Transferable skills combating impostor syndrome
Having worked in agencies in marketing roles for the majority of my career I set up my consultancy business with a view to continue to support a breadth of agencies. Since going self-employed four months ago I have had the pleasure of working with a range of consultancies from start-ups to more established businesses looking to reach new audiences or diversify their services.
However, what I was not prepared for was to find myself with a side-hustle to my core business almost as soon as I started. Somewhat surprisingly, I now have two not-for-profit clients; an incredible inclusion charity, Blueprint for All and an Arts Council England supported music festival, Festival of the Artisan.
I would never have gone out to specifically find this type of work. Not because I didn’t want to work for these clients, but because I never would’ve thought they’d have wanted me. The impostor in me said that they would require specialists with previous experience of doing exactly what they needed. But how wrong I was.
I fell into working with these not-for-profits having done some pro-bono work for one and having an existing friendship with one of the founders of the other. The experience of working out of my comfort zone has brought inspiration to me and a refreshing new approach to them.
Blueprint for All, formerly Stephen Lawrence Charitable Trust, is an inclusion charity based in South East London, they love the fact that I bring a different perspective and can suggest approaches from other industries. Together, we work out how to make it work for them.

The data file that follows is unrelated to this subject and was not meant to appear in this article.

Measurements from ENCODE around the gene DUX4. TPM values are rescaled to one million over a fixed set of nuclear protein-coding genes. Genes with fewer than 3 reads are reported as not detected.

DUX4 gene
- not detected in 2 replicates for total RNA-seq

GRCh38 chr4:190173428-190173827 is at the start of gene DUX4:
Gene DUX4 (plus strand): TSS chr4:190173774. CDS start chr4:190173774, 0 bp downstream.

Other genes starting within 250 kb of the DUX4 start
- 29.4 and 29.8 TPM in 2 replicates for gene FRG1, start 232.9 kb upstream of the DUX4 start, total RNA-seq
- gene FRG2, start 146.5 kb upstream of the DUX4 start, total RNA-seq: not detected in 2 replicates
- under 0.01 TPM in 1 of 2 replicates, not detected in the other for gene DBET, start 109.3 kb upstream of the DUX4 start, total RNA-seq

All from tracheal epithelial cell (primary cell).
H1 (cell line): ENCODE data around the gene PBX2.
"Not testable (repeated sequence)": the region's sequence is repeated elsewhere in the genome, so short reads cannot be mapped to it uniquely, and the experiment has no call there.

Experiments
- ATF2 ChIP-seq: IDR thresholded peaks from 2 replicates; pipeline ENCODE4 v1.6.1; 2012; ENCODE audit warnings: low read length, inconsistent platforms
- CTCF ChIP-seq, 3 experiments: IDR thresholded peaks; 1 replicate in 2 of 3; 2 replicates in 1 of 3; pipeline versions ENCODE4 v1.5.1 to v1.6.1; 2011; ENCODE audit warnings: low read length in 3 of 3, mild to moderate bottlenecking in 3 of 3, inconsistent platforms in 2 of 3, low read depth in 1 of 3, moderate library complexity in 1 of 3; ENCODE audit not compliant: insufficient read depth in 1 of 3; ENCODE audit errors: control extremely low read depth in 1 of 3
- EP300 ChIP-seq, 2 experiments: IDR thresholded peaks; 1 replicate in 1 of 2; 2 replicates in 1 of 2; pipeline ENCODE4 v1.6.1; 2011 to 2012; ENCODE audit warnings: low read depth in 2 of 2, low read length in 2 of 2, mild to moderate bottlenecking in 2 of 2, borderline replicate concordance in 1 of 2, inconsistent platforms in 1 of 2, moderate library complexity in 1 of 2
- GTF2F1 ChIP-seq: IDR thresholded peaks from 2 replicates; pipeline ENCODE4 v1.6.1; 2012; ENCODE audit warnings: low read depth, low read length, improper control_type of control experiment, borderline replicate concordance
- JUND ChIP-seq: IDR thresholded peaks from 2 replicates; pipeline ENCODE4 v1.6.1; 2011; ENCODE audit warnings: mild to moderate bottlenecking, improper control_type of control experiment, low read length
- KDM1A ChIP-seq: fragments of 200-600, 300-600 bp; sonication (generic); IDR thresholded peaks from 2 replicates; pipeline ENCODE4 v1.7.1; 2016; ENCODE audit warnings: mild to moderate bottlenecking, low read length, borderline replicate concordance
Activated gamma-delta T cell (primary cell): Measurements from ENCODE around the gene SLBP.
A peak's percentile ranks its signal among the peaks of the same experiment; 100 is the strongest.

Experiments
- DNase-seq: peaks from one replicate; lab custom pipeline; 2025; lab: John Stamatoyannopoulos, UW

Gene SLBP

After the year we’ve had, who wouldn’t want to work on promoting a live-streamed music festival? I pointed out to the organisers that my experience was almost exclusively B2B marketing – and they didn’t even blink. They wanted to work with someone they trusted could get the job done, quickly and understood instantly my skills were transferable.
I am grateful to work for these two not-for-profits so early into my self-employed journey. They’ve have shown me that not only are my skills transferable but that actually, hiring out of industry or specialism can actually be a huge benefit. If there is a client I want to work with or a project I think I can make an impact on, nothing like a little bit of impostor syndrome will stop me now.
Providing marketing services for agencies will always be my core business. I love our industry and could never turn my back on it. However, I also love that my experience and relationships are now opening doors I had never expected to find. I’m still at the beginning of my freelance career but if the first four months are anything to go by, I am excited to see what the rest will bring.